NEW YORK -- Ricky Van Veen is sitting at his desk in the Tribeca offices of CollegeHumor.com, studying a close-up photo of a woman's breasts. "Ehh," he says. The photo was submitted by a reader who badly wants to be featured on his Web site, but Van Veen decides this woman's immodesty isn't that special. Moreover, it's not funny.
"Girls send in pictures of themselves nonstop," he says with a sigh. "We get about five pictures a day of girls who write CollegeHumor on their chest, and we can't put them all up because otherwise we'd be an adult site."
Instead, CollegeHumor.com is a site for perpetual adolescents, an R-rated repository for all the stupid, funny things that college students photograph and send each other. Here's a sign in front of a parking space that says, "Somewhat Disabled." Here's a photo of a kitten in a cookie jar. Here are three girls wrestling in Jell-O. Here are four guys wrestling in pudding.
In a few short years, the four friends who run CollegeHumor.com -- Van Veen, Josh Abramson, Jakob Lodwick and Zach Klein -- have become the arbiters of comedy for their generation. Their Web site is visited by 8 million unique users each month. They have a book deal with Penguin Press. They're talking to Paramount about a movie. They met last week with Lorne Michaels, the executive producer of Saturday Night Live. They've started a line of T-shirts that's being carried in Urban Outfitters nationwide.
"In a lot of ways, we're a mirror for college," says Lodwick, 23, who grew up in Timonium, like site co-founders Van Veen, 24, and Abramson, 23. "We're not just trying to say what we think is funny. We take everything that college kids say is funny, we select the best stuff and we give it back to them."
At first, the founders of CollegeHumor thought it would earn them beer money, but they soon learned the potential was far greater. In 2003, the site's revenue was $250,000, mostly from advertising. In 2004, when the guys began working on the site full-time, revenue was $2 million. This year it's expected to be several times that.
Though three of the four CollegeHumor guys are from Baltimore County, they chose to base their empire first in San Diego and now in New York. Last July, they moved into a five-bedroom, 4,200-square-foot loft in Tribeca that rents for $10,000 a month. There is not, as Van Veen says some people believe, a beer bong that stretches from one end of the loft to the other. Instead, it is decorated with leather furniture, a glass-top dining table and a cabinet filled with crystal wineglasses.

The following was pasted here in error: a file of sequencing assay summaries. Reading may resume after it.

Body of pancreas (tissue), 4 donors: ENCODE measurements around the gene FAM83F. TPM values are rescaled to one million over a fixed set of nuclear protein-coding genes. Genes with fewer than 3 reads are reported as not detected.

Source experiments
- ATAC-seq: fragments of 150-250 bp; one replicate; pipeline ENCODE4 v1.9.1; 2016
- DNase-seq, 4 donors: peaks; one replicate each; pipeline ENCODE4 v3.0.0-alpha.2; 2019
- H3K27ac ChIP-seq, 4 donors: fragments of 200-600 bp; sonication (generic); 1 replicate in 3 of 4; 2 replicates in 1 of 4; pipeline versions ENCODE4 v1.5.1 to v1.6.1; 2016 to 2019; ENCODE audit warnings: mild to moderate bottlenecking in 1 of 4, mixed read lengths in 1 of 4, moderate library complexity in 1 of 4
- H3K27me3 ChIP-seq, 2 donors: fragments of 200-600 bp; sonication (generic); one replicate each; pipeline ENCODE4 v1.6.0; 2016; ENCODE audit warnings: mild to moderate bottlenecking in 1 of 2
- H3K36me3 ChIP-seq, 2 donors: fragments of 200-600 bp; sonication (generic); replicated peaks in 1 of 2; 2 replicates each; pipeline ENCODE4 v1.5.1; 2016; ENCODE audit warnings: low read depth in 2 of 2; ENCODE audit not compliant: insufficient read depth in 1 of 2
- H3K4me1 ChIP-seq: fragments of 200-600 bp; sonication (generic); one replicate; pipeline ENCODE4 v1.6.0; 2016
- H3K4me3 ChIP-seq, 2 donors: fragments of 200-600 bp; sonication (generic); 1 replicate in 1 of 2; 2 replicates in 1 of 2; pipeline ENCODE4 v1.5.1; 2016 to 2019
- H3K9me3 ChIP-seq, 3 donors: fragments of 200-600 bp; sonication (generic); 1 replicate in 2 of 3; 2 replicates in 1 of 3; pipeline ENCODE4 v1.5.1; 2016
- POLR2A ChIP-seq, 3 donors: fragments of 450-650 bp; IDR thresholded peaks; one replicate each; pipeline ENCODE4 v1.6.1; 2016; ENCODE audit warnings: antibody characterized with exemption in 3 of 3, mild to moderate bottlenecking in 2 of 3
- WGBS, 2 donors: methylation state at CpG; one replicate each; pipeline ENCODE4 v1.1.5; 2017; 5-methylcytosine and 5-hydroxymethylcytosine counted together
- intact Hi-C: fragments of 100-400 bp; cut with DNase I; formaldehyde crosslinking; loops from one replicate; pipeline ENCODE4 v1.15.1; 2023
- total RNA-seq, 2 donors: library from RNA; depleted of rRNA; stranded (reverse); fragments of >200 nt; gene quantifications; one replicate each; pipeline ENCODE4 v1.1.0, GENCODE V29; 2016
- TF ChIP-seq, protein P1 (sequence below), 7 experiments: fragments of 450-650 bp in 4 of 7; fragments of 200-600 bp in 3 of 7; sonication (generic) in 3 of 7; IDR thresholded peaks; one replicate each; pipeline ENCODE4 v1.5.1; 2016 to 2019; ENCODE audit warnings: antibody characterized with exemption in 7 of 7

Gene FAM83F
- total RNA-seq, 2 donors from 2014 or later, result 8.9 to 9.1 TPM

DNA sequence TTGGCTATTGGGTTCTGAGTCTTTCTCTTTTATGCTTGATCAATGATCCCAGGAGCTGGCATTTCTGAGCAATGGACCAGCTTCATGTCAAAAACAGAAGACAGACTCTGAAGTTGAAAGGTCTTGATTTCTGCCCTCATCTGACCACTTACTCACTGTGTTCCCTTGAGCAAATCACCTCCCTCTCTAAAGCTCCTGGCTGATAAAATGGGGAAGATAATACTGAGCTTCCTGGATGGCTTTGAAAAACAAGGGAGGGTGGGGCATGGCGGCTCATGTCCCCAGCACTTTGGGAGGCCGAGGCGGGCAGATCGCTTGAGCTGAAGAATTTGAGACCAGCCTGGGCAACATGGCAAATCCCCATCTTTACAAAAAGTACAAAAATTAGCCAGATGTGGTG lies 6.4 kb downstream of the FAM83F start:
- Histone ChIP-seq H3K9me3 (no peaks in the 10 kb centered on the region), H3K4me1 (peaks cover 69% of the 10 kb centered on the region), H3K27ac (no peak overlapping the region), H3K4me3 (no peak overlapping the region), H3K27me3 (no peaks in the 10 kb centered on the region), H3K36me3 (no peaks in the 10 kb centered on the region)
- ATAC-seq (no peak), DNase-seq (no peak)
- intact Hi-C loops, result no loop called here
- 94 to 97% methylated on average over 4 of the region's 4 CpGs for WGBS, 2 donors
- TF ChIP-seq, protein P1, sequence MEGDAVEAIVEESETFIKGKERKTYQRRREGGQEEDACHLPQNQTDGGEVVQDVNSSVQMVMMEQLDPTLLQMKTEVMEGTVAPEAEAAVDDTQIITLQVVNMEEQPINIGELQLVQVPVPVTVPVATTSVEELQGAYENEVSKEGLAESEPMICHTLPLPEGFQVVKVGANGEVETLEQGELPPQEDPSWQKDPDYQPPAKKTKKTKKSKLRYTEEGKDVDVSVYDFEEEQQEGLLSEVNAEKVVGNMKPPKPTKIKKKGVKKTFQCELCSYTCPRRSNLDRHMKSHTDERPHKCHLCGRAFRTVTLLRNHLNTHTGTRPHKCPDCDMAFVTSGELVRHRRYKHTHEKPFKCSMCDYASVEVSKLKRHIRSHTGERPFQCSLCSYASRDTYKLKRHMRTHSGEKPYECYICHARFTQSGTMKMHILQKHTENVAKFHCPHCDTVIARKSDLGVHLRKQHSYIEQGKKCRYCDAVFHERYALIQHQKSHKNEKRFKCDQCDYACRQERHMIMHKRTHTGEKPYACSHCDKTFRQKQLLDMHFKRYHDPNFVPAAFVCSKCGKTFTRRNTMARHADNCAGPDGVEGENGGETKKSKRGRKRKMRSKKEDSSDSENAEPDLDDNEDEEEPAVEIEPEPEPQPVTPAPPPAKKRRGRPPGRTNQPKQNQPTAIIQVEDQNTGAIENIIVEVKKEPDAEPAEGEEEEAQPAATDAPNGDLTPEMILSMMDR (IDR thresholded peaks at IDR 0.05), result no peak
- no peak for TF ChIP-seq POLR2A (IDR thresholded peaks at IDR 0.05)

(In other words, it looks nothing like the dorm rooms featured on their site, which are often a mess of beer cans, leftover pizza and disgusting piles of garbage. The CollegeHumor guys have a business to run, and they act like it, usually.)
Their kitchen is modern and spotless. There's a reason for that, Van Veen says. "We've never cooked in there," he explains. The guys go out to dinner every night, taking full advantage of New York's many fine restaurants, like Grill Cheese, an example of truth in advertising if ever there was one.
On a table by their front door are four small framed photos of the four guys -- useful for a stunt they call mantelpiecing. Most nights, the guys go out to parties, and before they leave they grab a photo and slip it into their pocket. Once at the party, they quietly place the photo on the host's mantel.
Leaving things behind seems to be a theme for them. While visiting home for Christmas last year, Van Veen and Abramson needed to unload dozens of T-shirts they had made that didn't sell. So they folded them neatly, stacked them in shopping bags and walked into the Abercrombie & Fitch at Towson Town Center. Then they placed them on the shelves.
Abramson and Van Veen were in the same year at Dulaney High School, and they said the talent and creative energy in their class pushed them to sometimes outlandish extremes. For the senior class photo, Van Veen dressed up as Waldo from the Where's Waldo books, complete with hat, binoculars and red-and-white-striped shirt.
"They were unique and creative, and they had their own style," says Richard Englar, who taught Abramson and Van Veen at Dulaney. "They were known for their sense of humor. But they weren't cut-ups in class. They were excellent students, and you knew they'd succeed in something."
The CollegeHumor guys take their obligation -- and their opportunity -- seriously. They have neatly divided the labor. Abramson (a talented pianist who put out a jazz CD in high school) handles the business deals. Van Veen (a master of groan-inducing puns) edits the content of the site. Lodwick (who once staged a fight between Santa Claus and the Easter Bunny at Towson Town Center) is in charge of the technical side, and Klein (an avid snowboarder) does the design. They recently hired three employees to help -- a development that means they can no longer work in their boxers.